• Instructions during an emergency
  • Incidents affecting your neighborhood

Registering takes only minutes, the service is free, information is confidential and secure, and it can be deleted at any time.

Register and customize settings at AlertSCC.

Nixle - Registration required

The City of Gilroy also utilizes Nixle to share community-related public safety information. There are three types of Nixle notifications:  Alert, Advisory, and Community. These notifications may be sent via text or email and will be posted to the 95020 Nixle Alert page.

Register and customize your settings at Nixle or text your zip code to 888777.

Other ways to stay informed

City of Gilroy Website, the Email Express, Facebook, Instagram, and Nextdoor

For a full list of the City’s social media channels visit the City's Communication and Engagement web page.

Local Radio and Television Stations

In the event that the City is unable to use networked communications, Cable Channel 17 and AM radio 1610 will be used to share emergency information with our community.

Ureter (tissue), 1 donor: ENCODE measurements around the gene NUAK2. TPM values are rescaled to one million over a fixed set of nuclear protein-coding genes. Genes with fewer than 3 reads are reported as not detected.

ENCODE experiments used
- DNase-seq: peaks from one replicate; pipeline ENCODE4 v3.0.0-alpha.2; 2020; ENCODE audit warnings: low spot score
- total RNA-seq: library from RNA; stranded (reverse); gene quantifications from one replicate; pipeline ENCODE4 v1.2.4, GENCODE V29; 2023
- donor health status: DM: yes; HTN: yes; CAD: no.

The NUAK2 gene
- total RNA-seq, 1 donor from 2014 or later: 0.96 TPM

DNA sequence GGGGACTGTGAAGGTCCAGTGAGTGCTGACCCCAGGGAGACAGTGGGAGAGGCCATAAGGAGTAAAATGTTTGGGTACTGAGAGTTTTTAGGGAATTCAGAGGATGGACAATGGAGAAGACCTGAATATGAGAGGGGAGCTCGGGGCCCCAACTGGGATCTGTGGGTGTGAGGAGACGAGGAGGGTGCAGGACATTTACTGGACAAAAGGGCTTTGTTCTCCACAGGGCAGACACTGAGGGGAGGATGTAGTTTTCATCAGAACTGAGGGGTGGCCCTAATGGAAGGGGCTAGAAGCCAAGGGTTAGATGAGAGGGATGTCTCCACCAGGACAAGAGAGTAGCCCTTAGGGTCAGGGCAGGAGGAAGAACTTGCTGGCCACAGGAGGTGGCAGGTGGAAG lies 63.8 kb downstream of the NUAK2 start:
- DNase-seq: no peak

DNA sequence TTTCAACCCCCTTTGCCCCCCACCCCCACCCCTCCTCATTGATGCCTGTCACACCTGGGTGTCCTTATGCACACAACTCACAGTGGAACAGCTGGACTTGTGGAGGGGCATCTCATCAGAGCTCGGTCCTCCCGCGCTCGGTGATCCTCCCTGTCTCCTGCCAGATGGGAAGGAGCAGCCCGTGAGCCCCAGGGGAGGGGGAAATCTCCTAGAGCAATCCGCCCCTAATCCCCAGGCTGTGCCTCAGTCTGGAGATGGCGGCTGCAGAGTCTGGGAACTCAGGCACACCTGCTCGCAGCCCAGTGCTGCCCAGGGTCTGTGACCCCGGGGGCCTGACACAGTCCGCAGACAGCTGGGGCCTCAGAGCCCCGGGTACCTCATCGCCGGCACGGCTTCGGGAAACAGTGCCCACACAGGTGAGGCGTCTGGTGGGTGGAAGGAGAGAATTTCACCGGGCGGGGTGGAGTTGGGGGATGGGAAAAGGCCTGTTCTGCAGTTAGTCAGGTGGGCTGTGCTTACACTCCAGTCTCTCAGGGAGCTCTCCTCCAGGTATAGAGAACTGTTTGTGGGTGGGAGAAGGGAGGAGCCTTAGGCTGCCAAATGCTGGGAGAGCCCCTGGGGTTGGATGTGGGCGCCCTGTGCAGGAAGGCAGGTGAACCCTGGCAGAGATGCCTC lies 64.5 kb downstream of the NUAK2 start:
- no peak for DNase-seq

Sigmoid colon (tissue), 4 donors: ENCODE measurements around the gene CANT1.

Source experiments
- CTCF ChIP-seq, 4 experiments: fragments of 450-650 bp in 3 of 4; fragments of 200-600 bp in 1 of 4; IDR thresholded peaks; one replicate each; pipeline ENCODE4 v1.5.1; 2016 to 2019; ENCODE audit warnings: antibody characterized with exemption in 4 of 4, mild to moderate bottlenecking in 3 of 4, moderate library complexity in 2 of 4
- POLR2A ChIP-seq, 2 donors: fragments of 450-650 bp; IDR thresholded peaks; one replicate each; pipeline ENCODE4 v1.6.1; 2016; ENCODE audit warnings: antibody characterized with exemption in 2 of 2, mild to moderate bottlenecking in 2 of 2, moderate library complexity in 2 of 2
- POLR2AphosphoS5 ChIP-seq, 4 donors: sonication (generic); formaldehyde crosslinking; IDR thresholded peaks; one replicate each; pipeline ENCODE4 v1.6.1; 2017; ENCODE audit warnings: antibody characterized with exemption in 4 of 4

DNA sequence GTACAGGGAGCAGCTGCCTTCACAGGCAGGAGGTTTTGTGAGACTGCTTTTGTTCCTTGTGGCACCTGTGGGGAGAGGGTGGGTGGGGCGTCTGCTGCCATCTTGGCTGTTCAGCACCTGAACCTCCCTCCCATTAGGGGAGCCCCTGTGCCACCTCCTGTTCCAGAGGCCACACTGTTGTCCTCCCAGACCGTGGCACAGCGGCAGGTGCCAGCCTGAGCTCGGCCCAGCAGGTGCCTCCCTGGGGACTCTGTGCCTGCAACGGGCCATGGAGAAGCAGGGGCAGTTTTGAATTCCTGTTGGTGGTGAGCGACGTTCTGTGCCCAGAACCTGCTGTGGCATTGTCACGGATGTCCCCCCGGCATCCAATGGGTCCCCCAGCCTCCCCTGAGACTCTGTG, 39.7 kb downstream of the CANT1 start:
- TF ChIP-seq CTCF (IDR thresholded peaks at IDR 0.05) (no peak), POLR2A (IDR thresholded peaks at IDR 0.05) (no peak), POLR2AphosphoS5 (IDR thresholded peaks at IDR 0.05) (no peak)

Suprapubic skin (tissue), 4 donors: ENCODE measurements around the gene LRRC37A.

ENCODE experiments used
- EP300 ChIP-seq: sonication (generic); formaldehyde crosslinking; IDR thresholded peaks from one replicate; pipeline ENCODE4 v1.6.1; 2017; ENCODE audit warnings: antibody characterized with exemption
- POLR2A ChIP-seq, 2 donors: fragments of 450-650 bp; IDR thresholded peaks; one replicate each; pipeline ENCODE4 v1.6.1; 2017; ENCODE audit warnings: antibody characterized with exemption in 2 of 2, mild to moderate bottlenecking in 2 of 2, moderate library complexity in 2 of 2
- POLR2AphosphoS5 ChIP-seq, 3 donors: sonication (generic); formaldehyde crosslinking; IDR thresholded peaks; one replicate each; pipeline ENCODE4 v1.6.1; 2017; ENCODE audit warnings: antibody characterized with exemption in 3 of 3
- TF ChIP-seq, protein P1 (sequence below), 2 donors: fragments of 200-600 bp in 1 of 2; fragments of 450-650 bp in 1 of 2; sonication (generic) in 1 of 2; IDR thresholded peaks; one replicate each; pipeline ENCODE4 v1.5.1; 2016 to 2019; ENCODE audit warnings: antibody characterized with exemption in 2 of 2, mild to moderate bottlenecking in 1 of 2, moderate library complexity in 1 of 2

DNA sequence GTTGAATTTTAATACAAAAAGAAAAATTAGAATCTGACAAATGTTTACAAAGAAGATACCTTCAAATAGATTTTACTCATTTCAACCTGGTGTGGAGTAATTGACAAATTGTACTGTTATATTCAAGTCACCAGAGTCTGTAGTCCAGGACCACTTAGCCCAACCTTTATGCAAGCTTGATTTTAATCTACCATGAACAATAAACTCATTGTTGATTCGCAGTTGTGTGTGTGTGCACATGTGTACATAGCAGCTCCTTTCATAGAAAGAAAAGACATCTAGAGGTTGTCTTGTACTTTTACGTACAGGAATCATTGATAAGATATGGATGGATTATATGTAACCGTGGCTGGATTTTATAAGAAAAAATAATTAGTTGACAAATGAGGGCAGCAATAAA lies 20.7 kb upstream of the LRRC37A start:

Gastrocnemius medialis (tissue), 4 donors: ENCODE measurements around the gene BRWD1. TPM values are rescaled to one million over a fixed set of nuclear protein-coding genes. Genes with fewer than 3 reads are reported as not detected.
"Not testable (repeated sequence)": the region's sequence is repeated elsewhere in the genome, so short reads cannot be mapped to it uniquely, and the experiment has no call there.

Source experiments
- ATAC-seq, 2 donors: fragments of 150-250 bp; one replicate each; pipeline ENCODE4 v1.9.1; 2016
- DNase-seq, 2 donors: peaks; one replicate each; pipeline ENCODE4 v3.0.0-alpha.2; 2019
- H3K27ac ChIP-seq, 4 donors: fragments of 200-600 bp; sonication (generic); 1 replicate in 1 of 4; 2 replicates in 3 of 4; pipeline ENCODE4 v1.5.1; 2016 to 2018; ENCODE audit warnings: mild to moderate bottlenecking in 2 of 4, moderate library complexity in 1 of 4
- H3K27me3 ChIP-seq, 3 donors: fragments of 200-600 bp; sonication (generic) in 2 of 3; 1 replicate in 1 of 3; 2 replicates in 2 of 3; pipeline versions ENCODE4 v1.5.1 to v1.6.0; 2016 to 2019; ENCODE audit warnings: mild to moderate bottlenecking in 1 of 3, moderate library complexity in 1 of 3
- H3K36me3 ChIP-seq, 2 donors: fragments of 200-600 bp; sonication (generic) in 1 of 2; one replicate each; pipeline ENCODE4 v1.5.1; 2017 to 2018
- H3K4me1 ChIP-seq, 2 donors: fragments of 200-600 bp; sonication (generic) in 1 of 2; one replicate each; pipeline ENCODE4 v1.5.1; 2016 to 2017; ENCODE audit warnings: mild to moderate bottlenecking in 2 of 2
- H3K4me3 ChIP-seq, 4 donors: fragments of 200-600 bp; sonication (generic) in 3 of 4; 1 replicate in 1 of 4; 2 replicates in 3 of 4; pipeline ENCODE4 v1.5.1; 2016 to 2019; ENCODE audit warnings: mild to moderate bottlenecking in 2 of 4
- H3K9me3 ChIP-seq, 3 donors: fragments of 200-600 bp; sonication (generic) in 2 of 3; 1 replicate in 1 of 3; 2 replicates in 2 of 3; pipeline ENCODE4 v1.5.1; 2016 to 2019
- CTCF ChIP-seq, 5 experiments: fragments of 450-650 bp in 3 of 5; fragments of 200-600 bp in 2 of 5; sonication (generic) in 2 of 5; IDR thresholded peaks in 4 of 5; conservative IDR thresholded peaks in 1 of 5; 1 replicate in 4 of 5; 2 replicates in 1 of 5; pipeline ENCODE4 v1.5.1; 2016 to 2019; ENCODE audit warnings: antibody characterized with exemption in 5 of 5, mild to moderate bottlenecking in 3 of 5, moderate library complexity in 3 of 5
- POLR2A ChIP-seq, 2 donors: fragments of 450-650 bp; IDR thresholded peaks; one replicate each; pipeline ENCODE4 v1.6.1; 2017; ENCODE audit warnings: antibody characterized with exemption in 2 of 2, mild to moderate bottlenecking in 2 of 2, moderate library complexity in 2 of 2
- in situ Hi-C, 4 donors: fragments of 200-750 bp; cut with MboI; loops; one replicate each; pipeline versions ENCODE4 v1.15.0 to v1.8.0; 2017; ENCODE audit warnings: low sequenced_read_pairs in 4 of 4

Make a Plan and Practice

Living in Gilroy, we are vulnerable to disasters such as earthquakes, wildfires, and flooding. Once you understand the disasters that could happen in your area, the next step is to start preparing. Gather with the members of your household and talk through various scenarios.

Here are some key points to review:

  • Determine the safest escape routes from your home, workplace, and school including two ways out of each room.
  • Identify safe spots in each room where you could take cover, if needed, like under sturdy tables and desks.
  • Identify family meeting places and possible evacuation routes. Pick two locations – one in your neighborhood and another outside of your neighborhood. In the event your home is unsafe, your family can meet at the neighborhood location. In the event of an evacuation, meet at the location outside your neighborhood.
  • Determine where you will stay if displaced whether it is with friends, family, a hotel, or a public shelter.